The Second Regular Session of the 97th Missouri General Assembly is in the books. As usual, there was a flurry of activity in the last week as bills were finalized and passed by both chambers. Over the next few weeks, this Capitol Report will document highlights of the session, beginning with Senate bills I filed and House bills I handled that have been Truly Agreed to and Finally Passed, which is the legislative term for approved and sent to the governor for his signature. Previous Capitol Reports have gone into detail on much of this legislation, so I will provide just brief summaries here. All bills are awaiting the governor’s action unless noted below.
Senate Bills 509 & 496 provide a slow, reasoned and budget-protecting tax cut. Starting in 2017, over a minimum of five years, .5 percent will be cut from the personal income tax rate, from 6 percent to 5.5 percent. During the same period, owners of small businesses will receive a 25 percent deduction on the income they claim on their personal tax forms. Neither reform will happen until state revenues exceed the highest revenue number of the past three years. Since our highest tax bracket is for those making $9,000 or more, and since an additional reform was put in to lower taxes for those making under $20,000 per year, every Missourian will get a tax cut under SB 509. The General Assembly passed SB 509 and overrode the governor’s veto.
Senate Bill 510 changes the definition of “misconduct” as it relates to unemployment insurance claims. Any employee who is terminated through no fault of their own should get benefits. Lately, labor referees and courts have expanded definitions so that people who were fired for just cause are still getting benefits. SB 510’s definitions will help make sure only those who qualify will get financial assistance.
Senate Bill 655 addresses landlord tenant issues. Like many bills, this came to me from a constituent who was having problems removing a non-lessee from his rental property. SB 655 redefines who is and who is not a lawful tenant, changes rules for eviction and helps protect landlords against people who damage property. Similar language was contained in HB 1410, which also passed.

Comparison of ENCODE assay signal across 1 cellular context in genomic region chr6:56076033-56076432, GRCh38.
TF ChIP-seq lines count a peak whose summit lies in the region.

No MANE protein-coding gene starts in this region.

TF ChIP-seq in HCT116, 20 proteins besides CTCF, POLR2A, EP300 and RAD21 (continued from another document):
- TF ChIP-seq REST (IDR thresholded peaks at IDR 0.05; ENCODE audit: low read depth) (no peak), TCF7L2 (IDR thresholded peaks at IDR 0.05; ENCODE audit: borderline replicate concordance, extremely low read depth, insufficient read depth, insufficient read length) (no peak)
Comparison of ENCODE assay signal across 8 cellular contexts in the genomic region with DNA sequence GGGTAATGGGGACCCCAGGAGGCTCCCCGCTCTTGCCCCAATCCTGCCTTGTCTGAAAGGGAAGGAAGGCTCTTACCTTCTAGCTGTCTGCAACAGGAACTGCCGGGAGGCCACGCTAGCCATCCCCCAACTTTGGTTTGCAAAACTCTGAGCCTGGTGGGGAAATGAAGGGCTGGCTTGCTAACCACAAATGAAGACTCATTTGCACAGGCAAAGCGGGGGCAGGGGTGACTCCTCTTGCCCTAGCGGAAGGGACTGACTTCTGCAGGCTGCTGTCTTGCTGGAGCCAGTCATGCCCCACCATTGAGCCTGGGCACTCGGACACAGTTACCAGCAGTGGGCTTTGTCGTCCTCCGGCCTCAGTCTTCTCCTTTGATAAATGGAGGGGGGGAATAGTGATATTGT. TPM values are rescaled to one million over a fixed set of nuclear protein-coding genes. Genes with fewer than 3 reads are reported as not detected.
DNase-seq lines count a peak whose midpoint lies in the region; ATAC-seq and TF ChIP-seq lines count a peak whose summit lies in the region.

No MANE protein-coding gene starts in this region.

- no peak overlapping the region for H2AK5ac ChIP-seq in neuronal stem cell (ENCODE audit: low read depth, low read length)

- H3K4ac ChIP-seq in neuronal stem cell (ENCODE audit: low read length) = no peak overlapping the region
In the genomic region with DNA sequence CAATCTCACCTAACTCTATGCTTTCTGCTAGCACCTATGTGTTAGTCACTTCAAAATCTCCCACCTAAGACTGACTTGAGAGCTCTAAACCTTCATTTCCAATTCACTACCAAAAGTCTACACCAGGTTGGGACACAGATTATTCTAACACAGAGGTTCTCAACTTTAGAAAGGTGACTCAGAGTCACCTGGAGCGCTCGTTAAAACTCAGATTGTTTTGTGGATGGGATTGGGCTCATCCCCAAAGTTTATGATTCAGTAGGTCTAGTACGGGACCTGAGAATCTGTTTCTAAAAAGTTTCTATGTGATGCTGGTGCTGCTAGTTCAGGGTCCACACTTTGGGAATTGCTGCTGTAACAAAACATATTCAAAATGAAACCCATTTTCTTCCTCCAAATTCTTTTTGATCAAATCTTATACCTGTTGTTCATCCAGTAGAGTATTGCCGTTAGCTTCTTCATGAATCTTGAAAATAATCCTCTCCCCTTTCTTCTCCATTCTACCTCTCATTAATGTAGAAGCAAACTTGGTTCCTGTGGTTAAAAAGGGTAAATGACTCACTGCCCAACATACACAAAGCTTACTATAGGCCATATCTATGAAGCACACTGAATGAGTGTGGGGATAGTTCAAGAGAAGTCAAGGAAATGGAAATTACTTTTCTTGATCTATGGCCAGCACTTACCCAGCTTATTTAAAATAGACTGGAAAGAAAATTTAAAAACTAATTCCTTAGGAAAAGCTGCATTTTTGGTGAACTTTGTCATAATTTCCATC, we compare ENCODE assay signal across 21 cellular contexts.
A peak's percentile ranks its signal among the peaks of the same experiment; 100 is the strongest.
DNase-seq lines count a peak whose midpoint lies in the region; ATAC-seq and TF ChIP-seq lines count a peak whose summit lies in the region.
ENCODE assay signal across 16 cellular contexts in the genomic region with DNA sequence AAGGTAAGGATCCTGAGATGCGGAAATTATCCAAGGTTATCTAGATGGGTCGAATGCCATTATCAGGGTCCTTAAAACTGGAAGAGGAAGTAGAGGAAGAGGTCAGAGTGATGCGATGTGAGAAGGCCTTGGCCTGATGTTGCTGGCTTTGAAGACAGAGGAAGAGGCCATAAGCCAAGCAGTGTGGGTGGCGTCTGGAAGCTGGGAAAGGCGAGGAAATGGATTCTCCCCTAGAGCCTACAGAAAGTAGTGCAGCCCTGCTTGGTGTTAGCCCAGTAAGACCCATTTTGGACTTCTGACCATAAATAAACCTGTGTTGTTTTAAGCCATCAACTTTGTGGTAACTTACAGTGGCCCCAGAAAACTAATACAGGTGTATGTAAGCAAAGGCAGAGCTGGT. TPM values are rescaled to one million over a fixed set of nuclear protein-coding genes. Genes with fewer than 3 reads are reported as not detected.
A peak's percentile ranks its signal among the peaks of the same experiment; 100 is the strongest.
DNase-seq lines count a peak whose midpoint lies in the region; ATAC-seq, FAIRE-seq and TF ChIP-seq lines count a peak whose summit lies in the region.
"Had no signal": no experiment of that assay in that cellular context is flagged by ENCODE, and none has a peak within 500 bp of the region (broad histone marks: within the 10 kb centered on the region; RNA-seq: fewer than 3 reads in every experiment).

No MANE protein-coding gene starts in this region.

Senate Bill 656 started as a simple bill to remove the requirement that applicants for a concealed carry permit train and test with two different weapons. The House added several pro-Second Amendment provisions, including the creation of school protection officers, reaffirming Missouri’s open carry laws and adjusting rules for corporate security advisors. Senate Bill 745 was also Truly Agreed to and Finally Passed and has the original language from SB 656.
Senate Bill 662 is another bill filed on behalf of a constituent. The constituent’s business was targeted by the Department of Revenue for back sales tax collections he didn’t even know he was supposed to be collecting. SB 662 requires DOR to notify applicable businesses on sales tax policy changes, and if it fails to do so, prohibits the department from going after back taxes. Senate Bill 612 contains similar language and was passed as well.
Senate Bill 829 is a companion bill to SB 662, also filed for the same constituent. SB 829 shifts the burden of proof for large corporations and those who collect sales tax to DOR in tax disputes. It was unacceptable that those being targeted had to prove their innocence.